Fractionalisation in an FE college
Yvonne was an HPL at an FE college for 12 years. For six years, her employment had been substantive and consistent, with very little variation in terms of hours and types of courses taught (average 0.7 FTE). The majority of her contracted hours (as opposed to sick cover and summer school work) were to teach courses funded by the Skills Funding Agency in exactly the same way as her Main Grade Lecturer colleagues. This funding and therefore staffing requirement is determined in advance, usually in March for the next academic year.
In June 2011 there was a redundancy pool in Yvonne’s department which she was not included in. There were zero redundancies amongst the Main Grade Staff, but unlike in previous years, Yvonne’s teaching hours for 2011-12 were not determined by the end of the 2010-2011 academic year.
In August 2011, Yvonne was not timetabled for any teaching, nor was she contacted by HR to notify her of redundancy.
It was not until the end of November 2011 that Yvonne was given notice of redundancy. This left her with a complete loss of salary for three months with no redundancy compensation. However, her redundancy notice was backdated to the beginning of the academic year, so although she received the notice at the end of November, the actual date of notice was the end of August. It could appear that this was an attempt by the employer to prevent her from claiming unfair dismissal at tribunal. Nevertheless, Yvonne made an Employment Tribunal application on the basis of Breach of Contract, Unfair Dismissal, Less Favourable Treatment of Part-time Workers and Less Favourable Treatment of Fixed Term Workers.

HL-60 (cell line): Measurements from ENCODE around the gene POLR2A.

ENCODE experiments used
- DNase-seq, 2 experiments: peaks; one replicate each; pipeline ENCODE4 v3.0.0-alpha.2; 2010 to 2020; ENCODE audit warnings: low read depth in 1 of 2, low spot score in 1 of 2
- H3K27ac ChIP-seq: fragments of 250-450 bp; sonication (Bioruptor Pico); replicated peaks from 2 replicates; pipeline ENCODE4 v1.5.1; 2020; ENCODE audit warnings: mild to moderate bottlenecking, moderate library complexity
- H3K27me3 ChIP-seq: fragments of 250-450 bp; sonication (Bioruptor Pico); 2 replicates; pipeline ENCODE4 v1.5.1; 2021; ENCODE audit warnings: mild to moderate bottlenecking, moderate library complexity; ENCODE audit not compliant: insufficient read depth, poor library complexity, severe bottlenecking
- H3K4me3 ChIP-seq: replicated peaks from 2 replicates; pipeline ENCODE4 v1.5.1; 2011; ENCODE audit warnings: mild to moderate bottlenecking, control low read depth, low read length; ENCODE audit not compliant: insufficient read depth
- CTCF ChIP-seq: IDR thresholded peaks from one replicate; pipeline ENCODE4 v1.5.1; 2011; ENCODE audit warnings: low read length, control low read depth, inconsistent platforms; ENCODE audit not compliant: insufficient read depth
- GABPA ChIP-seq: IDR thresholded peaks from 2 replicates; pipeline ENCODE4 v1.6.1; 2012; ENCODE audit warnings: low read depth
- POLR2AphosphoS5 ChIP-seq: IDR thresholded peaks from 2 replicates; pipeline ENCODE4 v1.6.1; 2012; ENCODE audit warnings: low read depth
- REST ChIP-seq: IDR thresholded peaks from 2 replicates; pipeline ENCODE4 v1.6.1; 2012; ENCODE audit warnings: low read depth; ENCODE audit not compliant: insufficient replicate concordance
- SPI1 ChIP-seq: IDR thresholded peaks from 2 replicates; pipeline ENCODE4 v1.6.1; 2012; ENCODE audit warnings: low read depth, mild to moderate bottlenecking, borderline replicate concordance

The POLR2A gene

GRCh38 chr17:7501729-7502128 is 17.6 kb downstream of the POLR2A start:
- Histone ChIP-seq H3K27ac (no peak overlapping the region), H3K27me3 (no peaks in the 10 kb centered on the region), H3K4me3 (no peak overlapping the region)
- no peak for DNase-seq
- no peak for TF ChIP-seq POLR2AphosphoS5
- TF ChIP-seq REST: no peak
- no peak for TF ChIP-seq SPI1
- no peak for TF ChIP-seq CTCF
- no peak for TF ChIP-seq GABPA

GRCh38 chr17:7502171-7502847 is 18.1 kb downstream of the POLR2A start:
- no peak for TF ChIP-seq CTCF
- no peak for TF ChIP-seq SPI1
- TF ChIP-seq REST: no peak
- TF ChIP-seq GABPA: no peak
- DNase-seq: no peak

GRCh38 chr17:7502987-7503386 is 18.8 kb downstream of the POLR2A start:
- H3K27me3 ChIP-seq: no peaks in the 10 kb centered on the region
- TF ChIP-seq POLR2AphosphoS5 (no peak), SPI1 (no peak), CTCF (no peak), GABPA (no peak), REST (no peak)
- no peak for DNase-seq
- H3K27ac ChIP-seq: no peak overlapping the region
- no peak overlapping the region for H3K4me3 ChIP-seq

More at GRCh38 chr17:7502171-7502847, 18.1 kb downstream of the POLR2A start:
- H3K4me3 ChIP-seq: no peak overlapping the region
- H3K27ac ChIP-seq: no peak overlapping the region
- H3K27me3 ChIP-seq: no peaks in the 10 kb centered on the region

Throughout this time, the employer maintained that Yvonne’s zero hour contract allowed them to not only keep her on zero hours without making her redundant, but also select her for redundancy over and above her Main Grade colleagues.
The employer made an offer to settle the day before the first Tribunal meeting. Yvonne agreed to a payment of a proportion of what she would have earned during the three months she was out of work, and negotiated a 0.5 Main Grade Lecturer, permanent contract to take effect a week after signing the compromise agreement.
During these negotiations, the employer maintained that the zero hour contract, as used to employ HPLs in FE colleges, is a nationally agreed contract and allows employees to be on zero hours without triggering redundancy.